Can government place an “expiration date” on property rights?

Did you know that courts across the country are now saying that your constitutionally protected property rights are subject to an expiration date? This comes as a shocking surprise for those of us who believe that the Constitution was intended to protect our “inalienable rights.” But in a troubling trend, many courts across the country are now holding that property rights are effectively extinguished once government adopts land use restrictions on what you can do with your property.

Of course most zoning restrictions are going to be upheld as valid regulatory enactments because the state and her municipalities generally have police powers to control land use and development. But if a regulation “goes too far” in limiting what you can do with your property, you may be entitled to compensation under the Fifth Amendment’s Takings Clause. And while the rub is often in “proving” that the regulation is unduly burdensome, it is certainly true that in some cases government will be required to pay for restricting your property rights. However, many courts across the country are now saying that the right to obtain compensation is necessarily extinguished once a landowner sells his or her (overly-regulated) property to someone else.

This week we asked the Supreme Court to take up a case (MHC Financing v. San Rafeal) challenging an aggressive rent control ordinance because the Ninth Circuit ruled that business owners could not seek compensation for regulations that were adopted before they acquired their land. And this is the fourth time that NFIB Legal Center has asked the Supreme Court to take up the issue of whether takings claims are automatically extinguished once land is sold or transferred. In fact the Supreme Court is still considering whether to take up a similar case—which NFIB Legal Center is supporting as amicus curiae. In Mehaffy v. United States the Federal Circuit held that a small business owner was barred from seeking compensation for restrictions resulting from enforcement of the Clean Water Act on his land, notwithstanding the fact that his company owned the land before enactment of the CWA; the Federal Circuit held that, at the time ownership transferred from the company to the owner, the right to initiate a takings claim was extinguished.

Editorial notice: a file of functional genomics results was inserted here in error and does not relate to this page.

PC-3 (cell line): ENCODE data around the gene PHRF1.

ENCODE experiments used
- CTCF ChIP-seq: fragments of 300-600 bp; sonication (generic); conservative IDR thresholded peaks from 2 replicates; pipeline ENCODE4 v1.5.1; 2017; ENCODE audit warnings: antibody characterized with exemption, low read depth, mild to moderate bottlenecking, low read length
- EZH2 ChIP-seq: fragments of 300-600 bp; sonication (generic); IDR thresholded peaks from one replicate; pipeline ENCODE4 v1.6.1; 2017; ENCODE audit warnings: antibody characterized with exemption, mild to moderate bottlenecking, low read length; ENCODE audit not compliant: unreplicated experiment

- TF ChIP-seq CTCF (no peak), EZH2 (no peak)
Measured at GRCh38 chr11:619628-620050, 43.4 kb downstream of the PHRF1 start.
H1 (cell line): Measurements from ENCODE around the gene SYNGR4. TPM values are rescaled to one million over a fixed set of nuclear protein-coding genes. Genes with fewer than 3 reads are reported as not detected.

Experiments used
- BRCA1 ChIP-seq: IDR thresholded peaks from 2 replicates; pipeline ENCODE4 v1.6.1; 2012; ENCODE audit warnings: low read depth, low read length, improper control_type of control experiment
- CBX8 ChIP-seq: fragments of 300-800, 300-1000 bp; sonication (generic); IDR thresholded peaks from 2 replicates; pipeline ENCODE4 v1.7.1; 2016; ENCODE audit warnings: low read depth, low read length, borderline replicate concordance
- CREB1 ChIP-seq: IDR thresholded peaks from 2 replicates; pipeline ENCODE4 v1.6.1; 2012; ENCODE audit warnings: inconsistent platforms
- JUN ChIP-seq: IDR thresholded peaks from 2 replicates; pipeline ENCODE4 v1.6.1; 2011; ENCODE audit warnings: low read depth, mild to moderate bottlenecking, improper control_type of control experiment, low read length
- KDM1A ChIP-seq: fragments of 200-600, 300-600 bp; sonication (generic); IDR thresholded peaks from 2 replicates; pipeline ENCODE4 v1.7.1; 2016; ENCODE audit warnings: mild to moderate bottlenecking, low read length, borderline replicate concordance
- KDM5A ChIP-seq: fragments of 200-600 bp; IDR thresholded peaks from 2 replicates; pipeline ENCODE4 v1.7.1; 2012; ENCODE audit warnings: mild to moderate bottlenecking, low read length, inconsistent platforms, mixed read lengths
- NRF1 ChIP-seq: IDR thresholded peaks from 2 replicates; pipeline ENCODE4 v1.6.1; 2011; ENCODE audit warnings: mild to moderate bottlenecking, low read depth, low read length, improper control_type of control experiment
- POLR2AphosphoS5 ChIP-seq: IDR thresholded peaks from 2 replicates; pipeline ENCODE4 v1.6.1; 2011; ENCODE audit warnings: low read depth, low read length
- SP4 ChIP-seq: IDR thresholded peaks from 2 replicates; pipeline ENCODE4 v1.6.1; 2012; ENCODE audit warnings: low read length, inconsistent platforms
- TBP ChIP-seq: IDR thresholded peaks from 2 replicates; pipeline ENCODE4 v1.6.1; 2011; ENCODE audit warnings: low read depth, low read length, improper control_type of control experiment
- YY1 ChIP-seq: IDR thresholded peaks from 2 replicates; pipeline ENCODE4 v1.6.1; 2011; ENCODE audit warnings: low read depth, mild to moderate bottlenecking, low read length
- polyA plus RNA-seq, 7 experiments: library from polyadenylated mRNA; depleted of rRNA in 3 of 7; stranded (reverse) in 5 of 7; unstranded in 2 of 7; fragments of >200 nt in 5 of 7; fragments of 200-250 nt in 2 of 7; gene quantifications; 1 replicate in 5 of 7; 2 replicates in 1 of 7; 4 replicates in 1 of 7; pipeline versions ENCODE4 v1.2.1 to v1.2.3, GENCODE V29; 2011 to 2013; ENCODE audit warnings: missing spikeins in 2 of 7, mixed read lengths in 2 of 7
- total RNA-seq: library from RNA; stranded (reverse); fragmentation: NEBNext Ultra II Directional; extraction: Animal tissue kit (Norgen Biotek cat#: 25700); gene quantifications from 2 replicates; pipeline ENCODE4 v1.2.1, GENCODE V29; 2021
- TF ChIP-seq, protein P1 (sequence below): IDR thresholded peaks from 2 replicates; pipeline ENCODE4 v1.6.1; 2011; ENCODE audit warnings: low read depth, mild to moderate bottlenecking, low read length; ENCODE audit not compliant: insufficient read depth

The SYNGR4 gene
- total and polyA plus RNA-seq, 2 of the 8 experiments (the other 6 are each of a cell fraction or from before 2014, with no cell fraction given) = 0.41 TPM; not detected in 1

Importantly, these cases—extinguishing the right to bring takings claims on transfer of title—have unfortunate real world implications. As we argued in Mehaffy, this especially hurts small business owners, ordinary landowners, and the elderly. This is because they usually lack the economic resources to bring a costly lawsuit, which is usually necessary to get the compensation you are owed. As a result, they are essentially without any meaningful opportunity to recoup lost values when government enacts overly-aggressive land use restrictions. And in practical terms it means that property rights could be entirely extinguished throughout the country within a generation, because property is almost always going to change hands once the owner passes away.
To see our brief in Mehaffy, click here. For more commentary on the Mehaffy case check out NAHB’s summary here. And for more commentary on our filing in MHC Financing, check out this Fox and Hounds post.

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About Luke Wake

Luke A. Wake is a senior staff attorney at the NFIB Small Business Legal Center. Wake has particular expertise on environmental and land use issues, and has worked on numerous other constitutional issues and matters of importance to small business owners. He is an ardent defender of private property rights, which he believes are essential to the free enterprise system and the foundation of American liberty. As a strong advocate of individual rights and economic liberties, he has built his career defending small business interests. Since joining the NFIB Legal Center, Wake has focused on a whole host of issues, from employment law matters to regulatory compliance. In addition to serving as a resource for small business owners, Wake remains committed to the Legal Center’s pledge to ensure that the voice of small business is heard in the nation’s courts. He is also working to advance small business interests in law review articles, including publications in the Berkeley Journal of Law & Ecology, the Texas Journal of Law and Politics, and Competition Magazine. See R.S. Radford & Luke A. Wake, Deciphering and Extrapolating: Searching for Sense in Penn Central, 38 Ecology L.Q. 731, 746-747 (2011); Damien M. Schiff, Luke A. Wake, Leveling the Playing Field in David v. Goliath: Remedies to Agency Overreach, 17 Tex. L. Rev. & Pol. 97 (2012); Jarod M. Bona and Luke A. Wake, The Market-Participant Exception to State-Action Immunity From Antitrust Liability, J. of Antitrust and Unfair Competition of the State Bar of Ca., Vol. 23, No. 1, 156 (Spring 2014); James S. Burling and Luke A. Wake, Takings and Torts: The Role of Intention and Foreseeability in Assessing Takings Damages, in Condemnation 101: Making the Complex Simple in Eminent Domain 449-51 (ALI-ABA Committee on Continuing Professional Education eds. 2011). Before joining the Legal Center’s team, Wake completed a prestigious two-year fellowship as an attorney in the Pacific Legal Foundation’s (PLF) College of Public Interest Law. Wake is a graduate of Case Western Reserve University School of Law in Cleveland Ohio. He is a member of the California Bar, the District of Columbia Bar, and the U.S. Supreme Court Bar. He completed his undergraduate studies at Elon University in North Carolina in 2006 where he focused on political theory and corporate communications.
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